One in four workers do not feel trusted at work, according to a survey of 10,000 global employees by Slack.
And this has a knock-on effect on their wellbeing and belonging – those who don’t feel trusted at work are 2.3 times more stressed and have a 4.2 times lower sense of belonging.
They are also twice as likely to look for a new job, and are less productive because they have two times worse access to the right people, files and resources to do their jobs.
By comparison, when employees feel trusted at work, they are twice as focused and productive, plus they are four times more satisfied. They are also 1.2 times more likely to go above and beyond at work (40% for trusted workers, and 33% for non-trusted).
Interestingly, Slack’s findings were consistent across the globe, and employee age group– trust is not just an issue for new, young employees, it is a problem for old workers and managers.
This is having a trickledown effect – managers who don’t feel trusted as twice as likely to express doubts about the work ethic and commitment of their direct reports.
It’s time for more transparency
Clearly, employers focus on tracking employees and their activity may be having the opposite of their intended affect – instead trust and transparent, two-way communication is the key, according to Slack’s research.
Talking exclusively to UNLEASH, Slack’s head of customer success for EMEA Chris Mills shares: “HR leaders need to respond to this worrying trend and prioritize trust” and “transparency is key for leaders who want to create more trust”.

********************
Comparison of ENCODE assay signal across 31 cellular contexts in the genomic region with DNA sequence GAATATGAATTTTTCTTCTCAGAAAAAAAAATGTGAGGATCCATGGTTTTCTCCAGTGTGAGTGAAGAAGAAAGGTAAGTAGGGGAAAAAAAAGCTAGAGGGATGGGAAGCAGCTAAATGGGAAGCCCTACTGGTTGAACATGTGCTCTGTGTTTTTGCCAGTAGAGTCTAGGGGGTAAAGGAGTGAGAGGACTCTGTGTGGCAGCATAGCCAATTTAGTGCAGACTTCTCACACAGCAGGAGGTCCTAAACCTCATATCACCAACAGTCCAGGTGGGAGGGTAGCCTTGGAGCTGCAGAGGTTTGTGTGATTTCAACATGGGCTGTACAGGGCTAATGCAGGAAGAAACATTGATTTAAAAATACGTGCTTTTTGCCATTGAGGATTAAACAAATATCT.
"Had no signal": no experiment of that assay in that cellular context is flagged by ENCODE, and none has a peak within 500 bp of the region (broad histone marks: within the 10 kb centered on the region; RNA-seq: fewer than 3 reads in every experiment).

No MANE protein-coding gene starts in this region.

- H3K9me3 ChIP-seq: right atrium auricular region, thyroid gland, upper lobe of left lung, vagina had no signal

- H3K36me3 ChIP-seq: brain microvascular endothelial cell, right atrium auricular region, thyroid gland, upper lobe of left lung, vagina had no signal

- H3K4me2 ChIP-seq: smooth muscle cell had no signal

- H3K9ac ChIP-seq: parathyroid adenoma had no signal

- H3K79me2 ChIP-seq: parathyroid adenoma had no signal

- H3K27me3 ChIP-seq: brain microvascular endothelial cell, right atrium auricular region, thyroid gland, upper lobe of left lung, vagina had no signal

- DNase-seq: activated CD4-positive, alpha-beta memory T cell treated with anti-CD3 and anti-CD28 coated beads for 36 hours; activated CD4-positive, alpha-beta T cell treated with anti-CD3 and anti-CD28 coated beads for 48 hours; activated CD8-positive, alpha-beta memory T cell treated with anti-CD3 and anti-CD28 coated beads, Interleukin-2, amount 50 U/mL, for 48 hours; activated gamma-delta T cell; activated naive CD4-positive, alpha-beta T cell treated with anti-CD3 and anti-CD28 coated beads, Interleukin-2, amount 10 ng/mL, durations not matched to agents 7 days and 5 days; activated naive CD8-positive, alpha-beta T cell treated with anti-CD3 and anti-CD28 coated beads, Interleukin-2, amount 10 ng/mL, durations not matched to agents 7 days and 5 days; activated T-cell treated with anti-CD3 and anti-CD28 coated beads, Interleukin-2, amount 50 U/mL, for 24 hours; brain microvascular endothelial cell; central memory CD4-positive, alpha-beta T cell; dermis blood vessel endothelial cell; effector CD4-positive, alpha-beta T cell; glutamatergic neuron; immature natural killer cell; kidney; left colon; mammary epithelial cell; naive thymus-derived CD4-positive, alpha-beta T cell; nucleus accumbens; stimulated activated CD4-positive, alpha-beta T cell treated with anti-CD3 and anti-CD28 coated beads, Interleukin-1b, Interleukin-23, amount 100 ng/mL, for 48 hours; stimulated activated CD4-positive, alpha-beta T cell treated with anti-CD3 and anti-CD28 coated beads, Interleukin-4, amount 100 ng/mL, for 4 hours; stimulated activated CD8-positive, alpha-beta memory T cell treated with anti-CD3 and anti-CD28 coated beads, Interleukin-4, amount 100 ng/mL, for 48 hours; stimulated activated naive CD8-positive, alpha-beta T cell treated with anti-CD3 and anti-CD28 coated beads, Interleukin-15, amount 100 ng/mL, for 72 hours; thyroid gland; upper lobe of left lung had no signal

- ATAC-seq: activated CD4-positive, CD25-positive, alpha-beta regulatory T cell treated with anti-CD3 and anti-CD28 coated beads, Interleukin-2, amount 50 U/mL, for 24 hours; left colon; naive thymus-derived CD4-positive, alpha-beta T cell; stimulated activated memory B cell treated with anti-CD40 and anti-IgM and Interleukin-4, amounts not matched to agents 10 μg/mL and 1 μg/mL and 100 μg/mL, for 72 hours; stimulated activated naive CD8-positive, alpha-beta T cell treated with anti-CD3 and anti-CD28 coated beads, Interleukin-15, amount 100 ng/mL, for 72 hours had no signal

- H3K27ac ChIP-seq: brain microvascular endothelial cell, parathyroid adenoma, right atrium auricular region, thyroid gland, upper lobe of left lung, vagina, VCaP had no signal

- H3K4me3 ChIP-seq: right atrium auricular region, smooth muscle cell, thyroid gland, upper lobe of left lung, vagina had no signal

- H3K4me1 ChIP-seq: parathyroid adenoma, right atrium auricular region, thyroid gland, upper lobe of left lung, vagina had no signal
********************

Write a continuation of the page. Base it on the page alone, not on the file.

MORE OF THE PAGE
Mills continues: “Our research shows that the number one reason why workers say their company isn’t transparent is not taking employee feedback into account.
“Creating a culture of transparency has to come from the top. Two-way conversations between leaders and employees form the foundation of trusting work cultures which has a positive knock-on effect for the business – employees at companies with transparent leadership are 1.8x more productive.”
Technology has a huge role to play in building transparent, two-way conversations. Innovative companies are 2.4 times more transparent than laggards, and then have 1.4 times higher levels of trust, bringing all of those productivity and motivation benefits.
HR leaders, make sure you are using your HR tech to its full potential – collecting data and feedback is pointless if you aren’t going to listen and take action.
“Cultivating channels for employees to share their ideas and feedback is a win-win even when the feedback itself is challenging,” concluded Slack’s head of research and analytics Christina Janzer.
“It allows organizations to tap into their own subject-matter experts to improve work output and experience — and it’s the first step to ensuring employees feel valued and heard” – and ultimately trusted.
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